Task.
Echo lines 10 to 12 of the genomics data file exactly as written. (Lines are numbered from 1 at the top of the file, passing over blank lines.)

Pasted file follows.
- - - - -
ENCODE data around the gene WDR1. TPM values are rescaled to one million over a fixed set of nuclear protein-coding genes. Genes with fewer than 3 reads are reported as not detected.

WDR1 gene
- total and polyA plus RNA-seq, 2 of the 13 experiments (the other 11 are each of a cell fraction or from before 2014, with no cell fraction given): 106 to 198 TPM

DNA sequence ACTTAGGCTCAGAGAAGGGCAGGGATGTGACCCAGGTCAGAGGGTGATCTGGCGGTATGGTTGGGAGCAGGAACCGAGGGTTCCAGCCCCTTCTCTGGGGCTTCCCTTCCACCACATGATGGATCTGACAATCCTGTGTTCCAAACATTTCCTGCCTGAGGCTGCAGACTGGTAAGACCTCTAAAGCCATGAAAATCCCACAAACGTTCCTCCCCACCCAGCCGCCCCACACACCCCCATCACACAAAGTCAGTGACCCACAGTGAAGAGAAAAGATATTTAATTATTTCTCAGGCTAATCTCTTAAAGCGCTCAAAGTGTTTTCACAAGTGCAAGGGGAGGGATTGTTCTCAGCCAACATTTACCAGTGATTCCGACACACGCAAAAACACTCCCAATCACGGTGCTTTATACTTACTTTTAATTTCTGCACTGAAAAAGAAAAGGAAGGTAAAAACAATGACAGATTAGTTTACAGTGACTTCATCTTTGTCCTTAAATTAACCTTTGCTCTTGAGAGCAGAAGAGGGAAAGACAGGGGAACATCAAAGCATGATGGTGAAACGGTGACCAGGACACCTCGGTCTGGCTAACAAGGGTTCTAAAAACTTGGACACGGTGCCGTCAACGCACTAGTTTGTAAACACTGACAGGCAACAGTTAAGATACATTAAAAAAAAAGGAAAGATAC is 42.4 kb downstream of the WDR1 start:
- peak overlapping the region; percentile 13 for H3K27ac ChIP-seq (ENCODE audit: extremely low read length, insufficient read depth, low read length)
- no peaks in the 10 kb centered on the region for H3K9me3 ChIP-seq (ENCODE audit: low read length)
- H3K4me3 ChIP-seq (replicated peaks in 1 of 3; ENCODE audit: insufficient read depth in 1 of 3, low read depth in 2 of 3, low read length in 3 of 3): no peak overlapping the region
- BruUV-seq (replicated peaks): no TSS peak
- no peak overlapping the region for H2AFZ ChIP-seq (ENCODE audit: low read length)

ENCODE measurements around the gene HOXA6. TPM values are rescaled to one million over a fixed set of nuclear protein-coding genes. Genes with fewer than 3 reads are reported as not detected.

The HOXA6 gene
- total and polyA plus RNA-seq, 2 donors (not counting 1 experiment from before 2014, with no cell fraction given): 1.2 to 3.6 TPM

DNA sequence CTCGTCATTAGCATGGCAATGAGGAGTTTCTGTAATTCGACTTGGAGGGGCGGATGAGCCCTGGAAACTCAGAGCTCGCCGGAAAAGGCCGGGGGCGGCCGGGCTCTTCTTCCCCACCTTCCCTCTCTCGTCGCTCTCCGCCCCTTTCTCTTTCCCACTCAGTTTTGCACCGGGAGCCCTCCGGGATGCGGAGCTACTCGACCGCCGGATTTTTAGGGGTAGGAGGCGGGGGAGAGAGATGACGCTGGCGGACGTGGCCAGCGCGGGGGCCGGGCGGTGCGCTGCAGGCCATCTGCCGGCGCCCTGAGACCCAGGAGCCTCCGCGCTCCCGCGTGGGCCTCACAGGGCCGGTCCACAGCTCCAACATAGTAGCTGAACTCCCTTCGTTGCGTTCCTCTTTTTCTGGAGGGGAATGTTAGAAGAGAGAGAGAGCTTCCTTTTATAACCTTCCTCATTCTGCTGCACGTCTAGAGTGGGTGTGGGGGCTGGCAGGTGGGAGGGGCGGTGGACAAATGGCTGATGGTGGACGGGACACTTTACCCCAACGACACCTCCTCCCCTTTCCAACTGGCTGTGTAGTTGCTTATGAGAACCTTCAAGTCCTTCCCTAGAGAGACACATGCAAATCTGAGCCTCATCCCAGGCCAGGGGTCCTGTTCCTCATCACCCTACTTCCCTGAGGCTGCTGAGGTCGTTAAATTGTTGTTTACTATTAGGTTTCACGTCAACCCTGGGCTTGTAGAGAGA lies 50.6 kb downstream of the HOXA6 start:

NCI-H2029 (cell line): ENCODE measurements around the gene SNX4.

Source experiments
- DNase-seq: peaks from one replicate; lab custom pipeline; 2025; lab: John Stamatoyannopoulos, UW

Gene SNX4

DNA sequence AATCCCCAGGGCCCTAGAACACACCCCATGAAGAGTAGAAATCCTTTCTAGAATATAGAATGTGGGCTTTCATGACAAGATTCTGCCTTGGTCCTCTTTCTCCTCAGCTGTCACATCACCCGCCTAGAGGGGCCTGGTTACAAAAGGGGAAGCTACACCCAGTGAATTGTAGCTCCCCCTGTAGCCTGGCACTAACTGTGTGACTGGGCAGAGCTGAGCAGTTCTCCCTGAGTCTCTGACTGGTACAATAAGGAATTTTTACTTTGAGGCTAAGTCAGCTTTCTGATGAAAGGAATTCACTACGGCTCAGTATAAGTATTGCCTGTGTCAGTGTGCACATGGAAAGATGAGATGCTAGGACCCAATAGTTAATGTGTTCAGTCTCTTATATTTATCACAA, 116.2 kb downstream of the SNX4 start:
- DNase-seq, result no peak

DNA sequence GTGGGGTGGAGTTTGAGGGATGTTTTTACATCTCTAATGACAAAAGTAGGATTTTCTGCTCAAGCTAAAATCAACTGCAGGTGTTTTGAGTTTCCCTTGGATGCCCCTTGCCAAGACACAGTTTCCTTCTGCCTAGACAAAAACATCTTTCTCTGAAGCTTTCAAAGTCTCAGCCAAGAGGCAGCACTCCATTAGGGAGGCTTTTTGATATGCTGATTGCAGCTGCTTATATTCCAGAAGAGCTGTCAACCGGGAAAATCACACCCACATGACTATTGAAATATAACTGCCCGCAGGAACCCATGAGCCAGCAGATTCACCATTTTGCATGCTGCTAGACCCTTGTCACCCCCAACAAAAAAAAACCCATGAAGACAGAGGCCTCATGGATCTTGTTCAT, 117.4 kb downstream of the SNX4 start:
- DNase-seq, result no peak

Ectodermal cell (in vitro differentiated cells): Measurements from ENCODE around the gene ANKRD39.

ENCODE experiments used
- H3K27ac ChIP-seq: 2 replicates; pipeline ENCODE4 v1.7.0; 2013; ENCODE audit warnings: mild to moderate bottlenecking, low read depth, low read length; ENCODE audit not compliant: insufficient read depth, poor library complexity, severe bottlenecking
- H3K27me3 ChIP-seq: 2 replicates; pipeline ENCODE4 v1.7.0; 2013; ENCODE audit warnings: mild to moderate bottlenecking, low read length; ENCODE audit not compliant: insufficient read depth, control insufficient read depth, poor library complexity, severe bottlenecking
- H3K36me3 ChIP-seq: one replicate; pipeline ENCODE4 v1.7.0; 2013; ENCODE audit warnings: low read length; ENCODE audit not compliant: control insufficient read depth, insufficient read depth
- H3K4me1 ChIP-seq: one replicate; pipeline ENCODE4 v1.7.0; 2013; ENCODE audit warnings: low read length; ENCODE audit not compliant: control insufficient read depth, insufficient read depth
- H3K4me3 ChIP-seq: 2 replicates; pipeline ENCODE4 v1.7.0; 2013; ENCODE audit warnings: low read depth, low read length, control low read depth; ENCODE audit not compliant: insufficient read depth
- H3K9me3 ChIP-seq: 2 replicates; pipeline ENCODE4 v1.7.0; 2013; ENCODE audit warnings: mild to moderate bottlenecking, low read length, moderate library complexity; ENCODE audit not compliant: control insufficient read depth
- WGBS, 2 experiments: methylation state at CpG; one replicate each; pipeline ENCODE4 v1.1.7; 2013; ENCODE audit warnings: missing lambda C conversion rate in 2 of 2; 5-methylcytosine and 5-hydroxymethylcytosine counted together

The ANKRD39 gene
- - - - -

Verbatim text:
ENCODE measurements around the gene HOXA6. TPM values are rescaled to one million over a fixed set of nuclear protein-coding genes. Genes with fewer than 3 reads are reported as not detected.

The HOXA6 gene
- total and polyA plus RNA-seq, 2 donors (not counting 1 experiment from before 2014, with no cell fraction given): 1.2 to 3.6 TPM